The Ultimate Guide to Buying a House in Texas

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Buying a house in Texas? The Lone Star State touts one of the nation’s hottest real estate markets, giving homebuyers a lower cost of living, a warm climate, and plenty of employment opportunities. Whether you’re looking for a big-city lifestyle in an urban metropolis like Dallas, a great music scene like the one in Austin, or the simple life in the country, Texas has the land and cultural diversity to make your home-buying dreams come true.

Read on to learn the nine steps to buying a home in Texas, including requirements for closing the deal, and tips to consider, so you can stop dreaming and start packing.

Step 1: Assessing Your Finances

As with any major purchase, you need to establish a budget to buy a Texas home. When you know what you have to spend, you’ll learn how much house you can afford and what areas to consider. 

But buying a house isn’t just about setting a home price - there are other hidden costs and financial considerations.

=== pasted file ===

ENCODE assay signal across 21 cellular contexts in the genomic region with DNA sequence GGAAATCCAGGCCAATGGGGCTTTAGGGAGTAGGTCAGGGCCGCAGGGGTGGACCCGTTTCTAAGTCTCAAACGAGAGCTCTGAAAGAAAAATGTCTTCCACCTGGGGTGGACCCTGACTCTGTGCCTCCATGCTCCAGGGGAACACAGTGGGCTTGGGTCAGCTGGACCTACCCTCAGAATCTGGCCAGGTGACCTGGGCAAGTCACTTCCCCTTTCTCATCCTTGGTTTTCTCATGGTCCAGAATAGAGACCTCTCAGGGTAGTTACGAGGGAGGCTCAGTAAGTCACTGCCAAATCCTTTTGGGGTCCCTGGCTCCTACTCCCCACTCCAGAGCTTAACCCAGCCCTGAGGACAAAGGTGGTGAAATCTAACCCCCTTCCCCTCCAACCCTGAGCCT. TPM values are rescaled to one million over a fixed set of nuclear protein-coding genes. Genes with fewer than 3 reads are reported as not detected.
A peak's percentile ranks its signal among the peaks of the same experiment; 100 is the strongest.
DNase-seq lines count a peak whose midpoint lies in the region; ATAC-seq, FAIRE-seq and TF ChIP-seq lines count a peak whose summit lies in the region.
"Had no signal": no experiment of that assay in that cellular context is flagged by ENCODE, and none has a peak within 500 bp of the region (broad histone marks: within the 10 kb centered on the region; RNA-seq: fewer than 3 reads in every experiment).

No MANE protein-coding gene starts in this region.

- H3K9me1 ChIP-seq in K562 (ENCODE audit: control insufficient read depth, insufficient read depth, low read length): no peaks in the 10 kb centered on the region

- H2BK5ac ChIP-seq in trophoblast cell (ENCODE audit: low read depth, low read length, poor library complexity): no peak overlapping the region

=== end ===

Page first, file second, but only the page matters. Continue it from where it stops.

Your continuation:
Here’s a quick summary of the financial requirements and payments you’ll need to consider when buying a home -- we’ll review each in detail below:

  • Credit score: score of 620 or higher.
  • Debt-to-income ratio: 35% or less.
  • Down payment: commonly ~20% of the home’s sales price, depending on the loan type.
  • Closing costs: 2%-5% of your loan, paid upfront. 
  • Property taxes: ~2-3% of the home’s value, typically paid monthly.
  • HOA fees: ~$200-$400/month depending on the community. 

Credit score

Your credit score directly impacts the terms of your mortgage loan. The higher your credit score, the more appealing you will be to a lender and the more favorable the interest rate they should offer.

Most personal credit score models are on a 300 to 850 scale, with 850 being the best score possible. In general, you’ll want a minimum credit score of 620 to qualify for a home loan. If you’re a veteran, you may be eligible for a VA loan with lower credit minimums.